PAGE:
March 19, 2019

Advancing Women’s Financial Inclusion

Nowadays, according to Global Findex 2017, 54,4% of adults in Latin America has a bank account

Which translates into a 3% growth from 2014 and a 11% growth since 2011. However, as important as this remained unchanged since 2011. Regarding access to bank accounts, the gender gap remains at 7% percent worldwide.

This gap is even greater in Middle Eastern and North African countries, where only 35% percent of women have a financial account, 17% less than men, leaving many to resort to cash or over-the-counter service. This presents a serious problem because banks are key to reducing poverty and increasing prosperity in developing economies. By having an account, money can be safely moved around, savings are encouraged and there are less barriers to access loans and insurance policies.

Why does this gender gap exist?

There are several reasons why access to bank accounts is so difficult to women: many don’t have an ID to prove their identity or enough required collateral, others have mobility constraints while some lack the necessary financial education.

Additionally, there are other cultural and social constraints. According to The Women, Business and the Law report, 88% of countries hinder women’s economic opportunity. In fact, 104 countries currently prevent women from working in the same way as men. Social norms are also key when it comes to financially empowering women.

How can this situation be remedied?

1. Repeal discriminatory laws

There are several possible ways in which to take on this problem. Discriminatory laws restrict women’s rights, not allowing them to make their own decisions regarding their personal finances. In fact, in countries such as Saudi Arabia women are not allowed to open bank accounts, while in others they aren’t allowed to choose where to live, hindering their professional development as well as their means of travelling to a bank, for instance.

Laws that restrict women’s rights directly affect their access to financial services, while in countries where they are permitted to work and can be head of household, they are more likely to have accounts, savings or even get credits. Yet, it is possible. There are some countries that have made progress in legal rights for women:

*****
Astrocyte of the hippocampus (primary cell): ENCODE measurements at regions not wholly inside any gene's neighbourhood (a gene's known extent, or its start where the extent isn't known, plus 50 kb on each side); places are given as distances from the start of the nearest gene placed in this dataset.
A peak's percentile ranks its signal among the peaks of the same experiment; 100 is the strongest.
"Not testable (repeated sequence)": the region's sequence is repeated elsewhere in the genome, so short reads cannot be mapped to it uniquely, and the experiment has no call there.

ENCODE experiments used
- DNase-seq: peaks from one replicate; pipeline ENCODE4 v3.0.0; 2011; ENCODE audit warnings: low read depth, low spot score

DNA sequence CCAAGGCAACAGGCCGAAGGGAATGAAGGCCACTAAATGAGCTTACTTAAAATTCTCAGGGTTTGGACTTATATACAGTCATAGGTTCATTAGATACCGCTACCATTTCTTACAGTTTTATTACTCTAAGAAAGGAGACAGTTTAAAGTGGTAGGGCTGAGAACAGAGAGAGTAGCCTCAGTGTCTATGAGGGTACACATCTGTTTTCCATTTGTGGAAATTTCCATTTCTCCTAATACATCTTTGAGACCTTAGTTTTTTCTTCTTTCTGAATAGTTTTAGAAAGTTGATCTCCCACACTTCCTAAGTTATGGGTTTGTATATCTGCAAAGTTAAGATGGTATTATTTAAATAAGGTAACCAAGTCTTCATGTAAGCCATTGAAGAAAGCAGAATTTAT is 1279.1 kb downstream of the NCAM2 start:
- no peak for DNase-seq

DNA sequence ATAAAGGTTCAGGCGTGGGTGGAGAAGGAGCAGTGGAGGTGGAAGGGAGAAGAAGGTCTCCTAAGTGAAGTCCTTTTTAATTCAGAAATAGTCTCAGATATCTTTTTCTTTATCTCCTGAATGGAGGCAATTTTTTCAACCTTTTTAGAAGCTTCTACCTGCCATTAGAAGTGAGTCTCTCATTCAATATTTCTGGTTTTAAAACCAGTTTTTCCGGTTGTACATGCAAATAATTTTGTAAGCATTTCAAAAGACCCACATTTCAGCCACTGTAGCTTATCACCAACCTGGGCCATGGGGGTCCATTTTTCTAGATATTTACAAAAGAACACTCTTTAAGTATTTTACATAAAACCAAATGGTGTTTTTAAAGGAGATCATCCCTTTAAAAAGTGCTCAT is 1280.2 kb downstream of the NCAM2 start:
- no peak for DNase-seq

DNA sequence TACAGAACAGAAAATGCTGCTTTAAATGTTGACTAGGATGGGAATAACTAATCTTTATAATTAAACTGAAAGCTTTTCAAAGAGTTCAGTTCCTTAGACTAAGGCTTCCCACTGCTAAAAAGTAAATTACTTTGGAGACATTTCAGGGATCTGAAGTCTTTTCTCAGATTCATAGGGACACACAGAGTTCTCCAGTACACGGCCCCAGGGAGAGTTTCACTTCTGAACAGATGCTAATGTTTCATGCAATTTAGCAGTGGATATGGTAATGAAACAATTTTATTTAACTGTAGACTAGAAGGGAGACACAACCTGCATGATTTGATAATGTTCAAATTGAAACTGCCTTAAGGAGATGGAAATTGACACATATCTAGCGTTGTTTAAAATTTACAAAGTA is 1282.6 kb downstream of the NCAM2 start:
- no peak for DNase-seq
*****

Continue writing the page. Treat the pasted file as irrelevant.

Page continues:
• The Democratic Republic of Congo passed a law allowing women to work, open bank accounts and register businesses on their own.
  • Kenya has provided legal aid provisions to improve access to justice for women as well as helped simplify the credit building process to encourage more women to take loans and start their own businesses.
  • Iraq has criminalized sexual harassment and made gender discrimination at work illegal.
  • Ecuador recently repealed a law that favored men over women when it came to disagreements between spouses on marital assets.

2. Embrace online banking

Another very effective way in which to reduce gender gap is by taking advantage of online banking. In African countries, for instance, 86% of men and 75% percent of women have a mobile phone, devices are already widespread, providing the perfect situation for rapid changes to occur.

Digital banking, especially in African countries, can be an extremely effective way to reduce gender gap. In fact, in places such as Cameroon, Kenya, Liberia or Mozambique, online banking platforms have significantly reduced gender gap. By adopting digital banking, companies owned by women can receive government payments much easier, they can invest and transfer funds more easily, it helps them build assets and increase their savings, empowering them and in turn, strengthening their communities.

Additionally, through fintech, banks can find alternative ways through which to check women’s creditworthiness in order to grant them credits, a frequent barrier due to their lack of credit history.

3. Promote financial literacy

Often, women lack knowledge on personal finance, which usually leads to men making decisions over their financial capabilities. This affects their self-confidence and their confidence in financial institutions and their ability to save money, which leads to further doubt when choosing financial products.

Hence, in order to encourage female economic and financial empowering, financial institutions need to promote financial literacy among women, teaching them how to open an account, how to manage their own money and how to save. By boosting their self-confidence and tackling these differences with men, women can truly develop their financial freedom

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